Dozens of Facebook accounts that promoted pro-Saddam Hussein content have been removed from the platform, in the latest crackdown against “disinformation campaigns” by the social media giant.
DFRLab said that Facebook removed 206 profiles that had promoted Iraq content perceived as being pro-Saddam, anti-government, which included posts celebrating Iraqi fighters’ battles against US troops and the former dictator Saddam Hussein.
Also removed was content promoting Iranian-backed Shia militias operating in Iraq.
Among the profiles removed were 120 Facebook pages, 76 accounts, seven Instagram accounts, two Facebook events, and a Facebook group that was deemed to have engaged in “domestic-focused coordinated inauthentic behavior in Iraq”.
Many of the personal Facebook accounts used Saddam Hussein’s portrait for their profile pictures.
“The Page admins and account owners typically posted about domestic political and societal issues such as religion, various public figures including Saddam Hussein, the state or the military under the Saddam rule, tensions with Iran, the US military action in Iraq, Iranian-backed militia operating in Iraq, and Kurdish-Iraqi politics,” Facebook wrote.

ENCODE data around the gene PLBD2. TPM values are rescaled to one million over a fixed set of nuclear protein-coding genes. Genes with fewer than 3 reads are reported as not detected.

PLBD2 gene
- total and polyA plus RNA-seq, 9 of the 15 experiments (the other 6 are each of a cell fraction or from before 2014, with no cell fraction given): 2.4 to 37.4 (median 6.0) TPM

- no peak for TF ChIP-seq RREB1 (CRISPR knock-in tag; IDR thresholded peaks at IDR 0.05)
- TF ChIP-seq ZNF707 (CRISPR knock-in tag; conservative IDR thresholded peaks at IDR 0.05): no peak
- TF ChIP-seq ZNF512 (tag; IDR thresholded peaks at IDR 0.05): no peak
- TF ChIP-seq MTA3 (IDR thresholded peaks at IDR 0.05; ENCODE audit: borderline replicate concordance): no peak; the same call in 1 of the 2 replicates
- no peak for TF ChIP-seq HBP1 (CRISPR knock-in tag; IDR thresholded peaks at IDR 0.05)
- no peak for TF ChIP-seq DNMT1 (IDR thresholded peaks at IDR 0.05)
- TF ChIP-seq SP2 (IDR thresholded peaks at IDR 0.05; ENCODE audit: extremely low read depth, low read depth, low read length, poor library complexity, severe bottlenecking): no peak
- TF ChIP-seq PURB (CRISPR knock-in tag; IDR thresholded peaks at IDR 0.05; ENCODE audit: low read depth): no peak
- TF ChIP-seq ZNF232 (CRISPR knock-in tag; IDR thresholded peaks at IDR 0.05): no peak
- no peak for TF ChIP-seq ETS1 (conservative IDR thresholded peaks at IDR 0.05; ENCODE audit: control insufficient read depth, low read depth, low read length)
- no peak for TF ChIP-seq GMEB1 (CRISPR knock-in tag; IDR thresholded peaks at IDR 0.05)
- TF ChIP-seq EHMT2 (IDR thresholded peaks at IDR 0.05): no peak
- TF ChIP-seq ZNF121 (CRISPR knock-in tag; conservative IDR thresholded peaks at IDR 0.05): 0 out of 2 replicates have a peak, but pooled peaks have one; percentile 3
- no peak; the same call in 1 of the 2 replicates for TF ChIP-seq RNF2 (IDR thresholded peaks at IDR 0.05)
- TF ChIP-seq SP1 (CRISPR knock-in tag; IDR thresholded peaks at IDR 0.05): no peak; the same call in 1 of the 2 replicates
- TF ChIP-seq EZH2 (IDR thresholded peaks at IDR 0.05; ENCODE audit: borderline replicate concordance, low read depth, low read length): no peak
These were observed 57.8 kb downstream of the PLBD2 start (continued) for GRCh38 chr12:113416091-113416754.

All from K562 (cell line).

Pages also removed by Facebook included posts that praised former Baath Party officials, such as Izzat Ibrahim al-Douri.
Among the pages were ones called “Brave Iraqi Army” and “Bird of Peace” that were said to be linked to pro-Saddam “disinformation campaigns”, with the pages boasting 1.6 million followers.
Another page also promoted Abbas Combat Division, a Shia militia made up of volunteers dedicated to fighting the Islamic State group.
However, the Al-Abbas News Network also spread reports of the US arming IS with chemical weapons to use against the militia in the Iraqi city of Samarra.
In an unconnected move, Facebook also removed a Ukraine “troll factory”.
“We also removed 168 accounts, 149 Facebook Pages and 79 Groups for engaging in domestic-focused coordinated inauthentic behavior in Ukraine,” the Facebook statement read.
Facebook has been under pressure to remove accounts spreading “fake news”, with the social media platform linked to disinformation campaigns during Donald Trump’s election campaign, the Brexit vote, and some Middle East countries, including Egypt.